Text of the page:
Wonderland Trail, photo by Kristen Bor

 

Wonderland Trail — Mount Rainier National Park, Washington

The Wonderland Trail is 93 miles of pure evergreen goodness inside Mount Rainier National Park that loops all the way around Mt. Rainier, one of the country’s most recognizable volcanoes.

As the fifth-tallest mountain in the Lower 48, Rainer’s shadow has landscapes that include roaring rivers, vibrant meadows dotted with wildflowers, and jagged snow-capped peaks. Most hikers take nine or more days to complete the trail in its entirety, and the steep terrain suggests that training beforehand is wise. For those who can’t or don’t want to do the whole thing, you can hit the trail for a day-hike using one of the many access points in the park.

The Precipice Trail — Acadia National Park, Maine

Acadia National Park’s Precipice Trail covers two miles, so you’d think it’d make for an easy jaunt. Nope. This challenging and exposed loop trail requires climbing up ladders and making use of iron handrails that have been installed along the trail as you navigate the steep granite ledges. Those who aren’t thwarted by the trail’s demands are rewarded with summit views from the top of Champlain Mountain that extend all the way down to the rocky Maine coastline.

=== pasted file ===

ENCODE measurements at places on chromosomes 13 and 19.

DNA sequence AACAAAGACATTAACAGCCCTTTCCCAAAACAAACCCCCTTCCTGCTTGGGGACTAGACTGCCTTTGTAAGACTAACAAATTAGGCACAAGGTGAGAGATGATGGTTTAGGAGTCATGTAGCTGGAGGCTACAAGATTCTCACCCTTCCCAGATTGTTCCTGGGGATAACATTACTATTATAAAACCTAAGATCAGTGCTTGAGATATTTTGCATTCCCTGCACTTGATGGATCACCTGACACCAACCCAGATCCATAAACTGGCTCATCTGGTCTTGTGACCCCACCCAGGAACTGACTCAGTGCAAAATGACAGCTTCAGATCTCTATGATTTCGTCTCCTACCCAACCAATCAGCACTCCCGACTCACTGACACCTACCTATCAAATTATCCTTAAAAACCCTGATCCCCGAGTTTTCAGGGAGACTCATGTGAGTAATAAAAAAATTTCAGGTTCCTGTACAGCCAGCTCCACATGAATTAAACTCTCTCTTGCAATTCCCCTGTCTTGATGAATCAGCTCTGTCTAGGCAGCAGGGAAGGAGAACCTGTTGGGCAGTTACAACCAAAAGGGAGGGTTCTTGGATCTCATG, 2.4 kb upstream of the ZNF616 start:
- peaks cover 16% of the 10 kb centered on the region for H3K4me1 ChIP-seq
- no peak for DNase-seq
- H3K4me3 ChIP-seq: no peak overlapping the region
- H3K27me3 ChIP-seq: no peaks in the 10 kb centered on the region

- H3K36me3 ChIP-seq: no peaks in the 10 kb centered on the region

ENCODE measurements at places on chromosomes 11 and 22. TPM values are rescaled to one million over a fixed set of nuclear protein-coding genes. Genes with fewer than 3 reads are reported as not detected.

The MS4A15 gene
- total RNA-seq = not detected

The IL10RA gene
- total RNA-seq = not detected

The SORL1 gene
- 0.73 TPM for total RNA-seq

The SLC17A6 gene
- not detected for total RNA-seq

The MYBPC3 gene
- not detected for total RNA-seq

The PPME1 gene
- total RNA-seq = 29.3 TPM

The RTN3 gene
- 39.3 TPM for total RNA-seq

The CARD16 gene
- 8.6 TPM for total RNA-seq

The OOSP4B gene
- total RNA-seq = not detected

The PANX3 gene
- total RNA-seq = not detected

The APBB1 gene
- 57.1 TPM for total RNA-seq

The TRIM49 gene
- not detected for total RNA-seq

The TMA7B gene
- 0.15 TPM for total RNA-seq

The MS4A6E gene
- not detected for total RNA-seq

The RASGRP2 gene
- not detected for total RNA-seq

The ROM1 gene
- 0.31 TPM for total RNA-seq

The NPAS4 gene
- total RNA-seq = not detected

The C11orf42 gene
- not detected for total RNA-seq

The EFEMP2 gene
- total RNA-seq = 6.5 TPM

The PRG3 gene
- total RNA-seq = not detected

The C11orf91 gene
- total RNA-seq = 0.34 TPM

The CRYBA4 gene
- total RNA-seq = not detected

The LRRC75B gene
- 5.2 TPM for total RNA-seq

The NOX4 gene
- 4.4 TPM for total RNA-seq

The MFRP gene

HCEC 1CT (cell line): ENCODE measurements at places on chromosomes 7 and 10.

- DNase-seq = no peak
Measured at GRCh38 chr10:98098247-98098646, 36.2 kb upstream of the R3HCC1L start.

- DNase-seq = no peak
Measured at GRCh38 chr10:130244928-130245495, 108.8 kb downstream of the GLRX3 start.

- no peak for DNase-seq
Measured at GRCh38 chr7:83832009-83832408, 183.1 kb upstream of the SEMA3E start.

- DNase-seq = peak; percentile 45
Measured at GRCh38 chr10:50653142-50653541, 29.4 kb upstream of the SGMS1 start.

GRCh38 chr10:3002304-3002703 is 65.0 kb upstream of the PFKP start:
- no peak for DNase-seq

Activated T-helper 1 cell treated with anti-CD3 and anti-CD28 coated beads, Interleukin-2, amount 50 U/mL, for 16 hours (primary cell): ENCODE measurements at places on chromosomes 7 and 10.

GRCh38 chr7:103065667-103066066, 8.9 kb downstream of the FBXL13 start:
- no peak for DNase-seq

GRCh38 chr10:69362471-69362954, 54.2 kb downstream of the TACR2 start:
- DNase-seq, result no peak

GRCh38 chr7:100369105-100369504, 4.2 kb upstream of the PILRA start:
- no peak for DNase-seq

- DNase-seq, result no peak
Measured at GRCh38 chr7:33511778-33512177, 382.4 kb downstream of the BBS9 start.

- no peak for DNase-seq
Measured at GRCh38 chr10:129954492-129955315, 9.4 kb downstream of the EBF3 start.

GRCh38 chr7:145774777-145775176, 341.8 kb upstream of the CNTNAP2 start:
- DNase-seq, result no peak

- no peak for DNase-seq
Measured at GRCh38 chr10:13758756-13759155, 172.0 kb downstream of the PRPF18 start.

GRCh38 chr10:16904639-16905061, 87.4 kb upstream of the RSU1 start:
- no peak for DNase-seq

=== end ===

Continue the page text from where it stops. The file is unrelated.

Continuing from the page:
Viewfinder Tip: A general rule of thumb is to allow 1 hour for every 3.1 miles forward, plus 1 hour for every 2,000 feet of ascent.

Devil’s Garden Trail — Arches National Park, Utah

While Delicate Arch is the most popular site in Arches National Park, why limit yourself to just one arch? Devil’s Garden is a slightly primitive and lesser-traveled loop trail that follows quintessential southern Utah slickrock to not one, but a whopping eight arches in just seven miles. Among these are Landscape Arch, considered to be the longest natural arch on the planet at almost 300 feet, and Double O Arch, where you get a two-for-one. Not only that, but the Devil’s Garden Trail offers vast desert views the entire time. Summers here get unbearably hot, so try to visit in the spring or fall, and if you want to camp, make sure to book your site as far in advance as possible.

Mount Ida — Rocky Mountain National Park, Colorado

If big mountain views are what you’re after, the trail to Mount Ida in Rocky Mountain National Park is your ticket. Starting at the Poudre Lake Trailhead, you’ll be above the tree-line for eight of the trail’s 10 miles. With hikers and peak baggers drawn to Colorado’s 14,000 foot peaks, it’s also likely that you’ll have much of the trail to yourself on your way to the 12,889-foot summit. Keep an eye out for the elk and bighorn sheep that like to hang out at high elevations, and watch for cairns marking the trail as you make your final ascent. It’s also recommended that you start your hike early to avoid the afternoon thunderstorms that can be common in the region during summer.

What’s your dream hike? Let us know in the comments.

The author of this piece is Kristen Bor, a regular contributor to Matador Network. Kristin also took the Clouds Rest and Mt. Rainier National Park photos above.